Source: AT THE CIRCUS Practice Book Series by Rod Everhart, WJU#1351
Ringling Bros. and Barnum & Bailey Circus was the largest and best-known circus in America. It survived nearly a century as a combined unit. Its heritage stemmed from many mergers, but especially those of the Ringling Brothers, Phineas Taylor Barnum (1810–1891), and James A. Bailey (1847–1906).
The Barnum Circus was born out of Barnum’s American Museum in New York City, an unusual museum featuring a 2500-year-old Egyptian Mummy, the Fejee Mermaid (P.T.’s biggest hoax), General & Mrs. Tom Thumb, and a Lilliputian five-ring circus. P.T. Barnum, the greatest American showman of the 19th century, seized upon the availability of rail transportation in 1872 to put his show on the road.
In 1881, Barnum and Bailey merged to create the then largest circus. Initially, it also had the largest title: “P.T. Barnum’s Greatest Show on Earth, Howes’ Great London Circus and Sanger’s Royal British Menagerie.” Fortunately, in 1888, this was shortened to “Barnum & Bailey’s Greatest Show on Earth.”
In 1897, Bailey took the show to Europe for a five-year run. Meanwhile, in 1884, five of the seven Ringling Brothers had taken their little wagon show out of Baraboo, Wisconsin. By 1890, they had prospered sufficiently to also move their circus on rails.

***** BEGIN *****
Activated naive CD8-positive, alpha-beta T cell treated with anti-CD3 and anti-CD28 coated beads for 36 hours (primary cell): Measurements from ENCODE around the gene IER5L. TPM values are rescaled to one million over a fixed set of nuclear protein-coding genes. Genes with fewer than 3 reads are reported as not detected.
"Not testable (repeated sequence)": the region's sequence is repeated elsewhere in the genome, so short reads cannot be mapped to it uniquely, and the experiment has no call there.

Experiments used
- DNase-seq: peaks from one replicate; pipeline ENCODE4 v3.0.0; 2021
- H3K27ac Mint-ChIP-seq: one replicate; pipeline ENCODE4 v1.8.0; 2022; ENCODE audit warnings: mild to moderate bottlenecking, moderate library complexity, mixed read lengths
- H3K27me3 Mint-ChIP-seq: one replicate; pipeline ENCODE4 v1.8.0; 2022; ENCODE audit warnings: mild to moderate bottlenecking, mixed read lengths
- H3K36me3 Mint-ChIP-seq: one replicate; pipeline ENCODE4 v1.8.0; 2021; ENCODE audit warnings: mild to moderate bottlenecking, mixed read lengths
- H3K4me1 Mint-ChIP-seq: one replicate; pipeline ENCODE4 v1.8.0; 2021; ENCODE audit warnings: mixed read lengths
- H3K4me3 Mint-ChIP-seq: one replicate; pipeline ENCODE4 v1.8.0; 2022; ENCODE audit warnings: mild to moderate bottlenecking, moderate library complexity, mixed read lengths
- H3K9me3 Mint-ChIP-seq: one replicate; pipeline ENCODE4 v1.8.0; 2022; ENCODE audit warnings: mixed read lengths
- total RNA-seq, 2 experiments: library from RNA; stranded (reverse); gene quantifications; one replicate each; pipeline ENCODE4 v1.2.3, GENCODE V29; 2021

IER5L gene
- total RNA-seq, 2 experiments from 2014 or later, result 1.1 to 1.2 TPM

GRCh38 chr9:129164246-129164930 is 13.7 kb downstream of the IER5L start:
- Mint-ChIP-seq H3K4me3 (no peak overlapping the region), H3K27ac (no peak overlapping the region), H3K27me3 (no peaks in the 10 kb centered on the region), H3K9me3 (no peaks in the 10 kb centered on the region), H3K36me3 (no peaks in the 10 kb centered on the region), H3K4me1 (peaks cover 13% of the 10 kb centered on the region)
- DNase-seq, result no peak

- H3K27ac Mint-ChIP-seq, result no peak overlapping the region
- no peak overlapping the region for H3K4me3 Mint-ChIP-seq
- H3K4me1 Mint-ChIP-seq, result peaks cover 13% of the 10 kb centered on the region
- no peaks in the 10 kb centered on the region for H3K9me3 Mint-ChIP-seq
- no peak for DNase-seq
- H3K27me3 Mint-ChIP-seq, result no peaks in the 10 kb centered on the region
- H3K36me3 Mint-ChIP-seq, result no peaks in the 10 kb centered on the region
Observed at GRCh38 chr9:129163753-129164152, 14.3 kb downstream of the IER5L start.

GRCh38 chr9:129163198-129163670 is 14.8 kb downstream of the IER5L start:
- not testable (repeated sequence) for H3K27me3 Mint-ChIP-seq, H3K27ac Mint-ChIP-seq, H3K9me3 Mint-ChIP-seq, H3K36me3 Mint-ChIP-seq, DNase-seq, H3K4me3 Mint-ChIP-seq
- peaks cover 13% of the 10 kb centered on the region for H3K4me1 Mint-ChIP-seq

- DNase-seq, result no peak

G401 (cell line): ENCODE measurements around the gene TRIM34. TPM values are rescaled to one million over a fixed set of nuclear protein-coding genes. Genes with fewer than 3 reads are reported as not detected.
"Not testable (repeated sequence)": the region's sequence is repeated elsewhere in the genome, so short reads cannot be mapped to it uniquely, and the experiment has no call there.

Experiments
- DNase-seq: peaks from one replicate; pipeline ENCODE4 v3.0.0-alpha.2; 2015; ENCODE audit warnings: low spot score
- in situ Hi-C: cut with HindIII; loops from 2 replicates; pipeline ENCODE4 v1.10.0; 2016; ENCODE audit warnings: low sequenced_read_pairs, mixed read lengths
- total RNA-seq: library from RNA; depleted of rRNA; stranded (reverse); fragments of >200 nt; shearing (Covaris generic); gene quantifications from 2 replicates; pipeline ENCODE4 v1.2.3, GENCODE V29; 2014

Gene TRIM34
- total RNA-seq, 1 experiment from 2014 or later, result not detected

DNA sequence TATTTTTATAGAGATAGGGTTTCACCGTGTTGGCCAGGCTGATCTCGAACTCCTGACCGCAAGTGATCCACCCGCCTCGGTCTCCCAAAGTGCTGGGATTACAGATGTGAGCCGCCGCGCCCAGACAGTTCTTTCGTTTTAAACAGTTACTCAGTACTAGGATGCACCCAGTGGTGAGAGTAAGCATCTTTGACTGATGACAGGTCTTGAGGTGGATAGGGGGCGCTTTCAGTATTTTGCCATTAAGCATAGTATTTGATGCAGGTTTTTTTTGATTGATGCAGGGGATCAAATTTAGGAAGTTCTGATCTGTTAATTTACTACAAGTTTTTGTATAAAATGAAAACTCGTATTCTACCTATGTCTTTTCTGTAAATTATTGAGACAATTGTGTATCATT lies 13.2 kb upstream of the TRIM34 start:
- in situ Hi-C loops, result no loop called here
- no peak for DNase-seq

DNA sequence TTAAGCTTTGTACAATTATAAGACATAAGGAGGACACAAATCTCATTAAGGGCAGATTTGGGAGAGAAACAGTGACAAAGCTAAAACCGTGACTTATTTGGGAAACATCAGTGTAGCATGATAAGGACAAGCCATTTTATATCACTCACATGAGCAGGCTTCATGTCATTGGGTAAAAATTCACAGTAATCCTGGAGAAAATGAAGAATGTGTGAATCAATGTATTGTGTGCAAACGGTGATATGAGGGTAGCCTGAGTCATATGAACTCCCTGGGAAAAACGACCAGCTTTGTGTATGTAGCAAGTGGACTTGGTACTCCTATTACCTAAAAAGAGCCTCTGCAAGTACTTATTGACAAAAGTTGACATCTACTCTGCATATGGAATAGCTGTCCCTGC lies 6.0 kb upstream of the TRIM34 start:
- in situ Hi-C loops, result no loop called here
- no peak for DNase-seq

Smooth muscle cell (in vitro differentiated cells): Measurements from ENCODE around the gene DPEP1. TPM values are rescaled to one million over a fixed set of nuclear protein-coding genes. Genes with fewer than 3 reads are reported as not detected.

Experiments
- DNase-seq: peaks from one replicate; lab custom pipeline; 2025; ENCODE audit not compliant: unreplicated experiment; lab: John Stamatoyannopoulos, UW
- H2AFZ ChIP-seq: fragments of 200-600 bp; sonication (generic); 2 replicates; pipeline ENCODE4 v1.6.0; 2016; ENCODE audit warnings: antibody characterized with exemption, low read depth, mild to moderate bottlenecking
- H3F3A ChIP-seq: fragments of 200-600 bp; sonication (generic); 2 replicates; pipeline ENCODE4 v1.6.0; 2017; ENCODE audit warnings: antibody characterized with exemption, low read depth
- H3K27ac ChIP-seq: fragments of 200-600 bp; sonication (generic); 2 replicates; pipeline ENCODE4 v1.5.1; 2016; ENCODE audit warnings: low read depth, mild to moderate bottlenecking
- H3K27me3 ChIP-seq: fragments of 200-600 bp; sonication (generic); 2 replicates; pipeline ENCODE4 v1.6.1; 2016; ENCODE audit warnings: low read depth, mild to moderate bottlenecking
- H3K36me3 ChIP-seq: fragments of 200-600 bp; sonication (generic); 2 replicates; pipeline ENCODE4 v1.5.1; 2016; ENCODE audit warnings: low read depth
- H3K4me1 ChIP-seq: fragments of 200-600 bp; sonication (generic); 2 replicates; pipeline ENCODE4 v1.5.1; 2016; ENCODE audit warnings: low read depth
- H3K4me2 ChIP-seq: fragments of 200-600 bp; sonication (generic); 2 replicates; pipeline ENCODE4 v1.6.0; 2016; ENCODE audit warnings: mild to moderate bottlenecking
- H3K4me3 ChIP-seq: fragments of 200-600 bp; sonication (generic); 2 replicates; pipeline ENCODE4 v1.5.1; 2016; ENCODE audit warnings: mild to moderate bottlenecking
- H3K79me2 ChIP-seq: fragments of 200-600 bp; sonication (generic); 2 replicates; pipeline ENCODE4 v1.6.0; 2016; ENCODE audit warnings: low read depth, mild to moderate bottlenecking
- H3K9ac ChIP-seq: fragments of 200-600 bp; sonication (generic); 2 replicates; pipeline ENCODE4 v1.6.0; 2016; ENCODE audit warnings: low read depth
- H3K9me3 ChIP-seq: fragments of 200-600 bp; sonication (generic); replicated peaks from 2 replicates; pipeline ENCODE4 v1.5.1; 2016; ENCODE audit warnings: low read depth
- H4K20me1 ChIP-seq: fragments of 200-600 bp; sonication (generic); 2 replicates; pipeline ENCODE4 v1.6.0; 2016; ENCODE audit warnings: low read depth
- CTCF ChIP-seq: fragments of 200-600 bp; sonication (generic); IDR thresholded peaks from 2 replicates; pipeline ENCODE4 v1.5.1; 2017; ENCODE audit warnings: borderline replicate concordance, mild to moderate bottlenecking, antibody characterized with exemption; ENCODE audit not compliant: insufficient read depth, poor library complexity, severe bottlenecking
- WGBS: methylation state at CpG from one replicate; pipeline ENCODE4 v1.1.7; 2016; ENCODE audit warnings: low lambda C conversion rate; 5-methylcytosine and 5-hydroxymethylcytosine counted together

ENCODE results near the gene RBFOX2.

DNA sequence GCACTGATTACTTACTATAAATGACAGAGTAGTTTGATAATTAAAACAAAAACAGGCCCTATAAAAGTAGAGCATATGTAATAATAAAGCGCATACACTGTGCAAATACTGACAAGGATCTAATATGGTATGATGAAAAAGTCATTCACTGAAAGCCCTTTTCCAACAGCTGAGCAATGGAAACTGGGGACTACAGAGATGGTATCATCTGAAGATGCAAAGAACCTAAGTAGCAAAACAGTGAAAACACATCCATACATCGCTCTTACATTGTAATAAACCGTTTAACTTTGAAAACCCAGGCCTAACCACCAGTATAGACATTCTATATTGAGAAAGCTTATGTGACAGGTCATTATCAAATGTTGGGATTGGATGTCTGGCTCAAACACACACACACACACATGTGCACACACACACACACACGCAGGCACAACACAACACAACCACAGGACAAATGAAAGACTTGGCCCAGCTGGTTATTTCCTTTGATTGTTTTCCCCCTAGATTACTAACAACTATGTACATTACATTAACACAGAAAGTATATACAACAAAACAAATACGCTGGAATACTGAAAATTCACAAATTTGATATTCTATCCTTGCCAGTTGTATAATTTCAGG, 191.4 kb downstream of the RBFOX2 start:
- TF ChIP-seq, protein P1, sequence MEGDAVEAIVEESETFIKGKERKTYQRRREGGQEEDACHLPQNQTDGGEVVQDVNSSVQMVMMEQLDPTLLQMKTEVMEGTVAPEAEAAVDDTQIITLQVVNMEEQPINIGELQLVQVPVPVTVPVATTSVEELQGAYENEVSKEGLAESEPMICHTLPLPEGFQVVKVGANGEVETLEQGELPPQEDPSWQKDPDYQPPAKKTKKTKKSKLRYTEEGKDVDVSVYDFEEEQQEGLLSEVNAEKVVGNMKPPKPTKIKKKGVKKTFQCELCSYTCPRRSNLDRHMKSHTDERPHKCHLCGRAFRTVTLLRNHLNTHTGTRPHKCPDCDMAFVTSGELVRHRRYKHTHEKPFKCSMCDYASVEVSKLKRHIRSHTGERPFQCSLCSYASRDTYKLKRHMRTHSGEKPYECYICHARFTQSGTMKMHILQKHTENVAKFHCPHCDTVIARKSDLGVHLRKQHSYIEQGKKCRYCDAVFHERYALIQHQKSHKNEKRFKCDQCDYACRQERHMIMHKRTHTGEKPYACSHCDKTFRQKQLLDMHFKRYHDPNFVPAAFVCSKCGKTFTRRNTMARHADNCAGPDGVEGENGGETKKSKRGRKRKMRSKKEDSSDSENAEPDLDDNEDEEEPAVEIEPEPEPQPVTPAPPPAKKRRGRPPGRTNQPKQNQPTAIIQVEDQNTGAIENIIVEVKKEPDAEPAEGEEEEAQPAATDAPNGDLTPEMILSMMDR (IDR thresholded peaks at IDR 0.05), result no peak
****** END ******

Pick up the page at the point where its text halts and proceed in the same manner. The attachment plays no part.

When the “Greatest Show on Earth” returned to the U.S. in 1903, Bailey found a strong rival in the circus field’s leadership role. Both Barnum & Bailey and Ringling anticipated the Barnum return from Europe by building even more spectacular bandwagons. Barnum introduced the world’s largest bandwagon, called the “Two Hemispheres Wagon,” celebrating all the countries they had toured during their five years away.
Competitor Ringling commissioned the “United States” and “Columbia” bandwagons.
For a while, the two largest circuses agreed to “split territories” but after Bailey’s death, his estate sold almost all of his circus properties to the Ringling’s, assuring their dominance of the sawdust world. The units continued to tour separately until 1919, when the shows were consolidated into one colossal aggregation performing under a 500-foot Big Top, requiring 100 railroad cars for the costumes, props, tents and riggings, 1500 performers and employees, and the most comprehensive collection of wild animals ever put together.
With the consolidation of the two units, bandmasters Karl L. King (Barnum & Bailey) and J.J. Richards (Ringling Bros.) retired from the circus and young Merle Evans took on the role for the combined unit and remained on the bandstand for fifty years.
The Ringling Bros. and Barnum & Bailey Circus ceased all operations in May 2017, 146 years after P.T. Barnum opened his circus and created an America legacy.